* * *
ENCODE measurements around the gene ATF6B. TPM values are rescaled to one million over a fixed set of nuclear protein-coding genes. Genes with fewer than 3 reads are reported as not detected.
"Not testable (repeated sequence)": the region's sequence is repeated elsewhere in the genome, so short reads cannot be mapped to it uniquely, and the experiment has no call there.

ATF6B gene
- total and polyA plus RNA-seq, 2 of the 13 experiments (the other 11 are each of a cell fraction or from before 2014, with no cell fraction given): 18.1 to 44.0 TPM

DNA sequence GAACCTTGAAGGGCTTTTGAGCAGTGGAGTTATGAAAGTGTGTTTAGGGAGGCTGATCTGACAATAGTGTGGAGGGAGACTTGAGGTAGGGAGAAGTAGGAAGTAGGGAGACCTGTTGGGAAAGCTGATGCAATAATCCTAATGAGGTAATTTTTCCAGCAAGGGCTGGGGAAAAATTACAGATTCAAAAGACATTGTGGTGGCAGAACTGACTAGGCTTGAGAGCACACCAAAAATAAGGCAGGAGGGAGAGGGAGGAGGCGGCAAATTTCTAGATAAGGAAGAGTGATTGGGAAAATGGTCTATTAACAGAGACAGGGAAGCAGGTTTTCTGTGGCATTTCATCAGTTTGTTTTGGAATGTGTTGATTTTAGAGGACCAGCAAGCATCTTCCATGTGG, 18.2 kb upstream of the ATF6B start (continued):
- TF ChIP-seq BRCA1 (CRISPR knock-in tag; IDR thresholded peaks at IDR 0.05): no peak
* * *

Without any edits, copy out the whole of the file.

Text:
ENCODE measurements around the gene ATF6B. TPM values are rescaled to one million over a fixed set of nuclear protein-coding genes. Genes with fewer than 3 reads are reported as not detected.
"Not testable (repeated sequence)": the region's sequence is repeated elsewhere in the genome, so short reads cannot be mapped to it uniquely, and the experiment has no call there.

ATF6B gene
- total and polyA plus RNA-seq, 2 of the 13 experiments (the other 11 are each of a cell fraction or from before 2014, with no cell fraction given): 18.1 to 44.0 TPM

DNA sequence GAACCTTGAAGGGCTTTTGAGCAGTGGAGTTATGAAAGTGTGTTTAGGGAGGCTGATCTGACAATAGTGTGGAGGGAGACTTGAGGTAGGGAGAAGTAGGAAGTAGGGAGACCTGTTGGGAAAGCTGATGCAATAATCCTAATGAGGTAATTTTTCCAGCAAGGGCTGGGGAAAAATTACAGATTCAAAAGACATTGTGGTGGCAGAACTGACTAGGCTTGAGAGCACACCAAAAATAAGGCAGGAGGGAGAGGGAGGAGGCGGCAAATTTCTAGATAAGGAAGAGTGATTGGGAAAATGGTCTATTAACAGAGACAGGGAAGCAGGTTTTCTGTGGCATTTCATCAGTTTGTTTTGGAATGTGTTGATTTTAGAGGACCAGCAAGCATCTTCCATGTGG, 18.2 kb upstream of the ATF6B start (continued):
- TF ChIP-seq BRCA1 (CRISPR knock-in tag; IDR thresholded peaks at IDR 0.05): no peak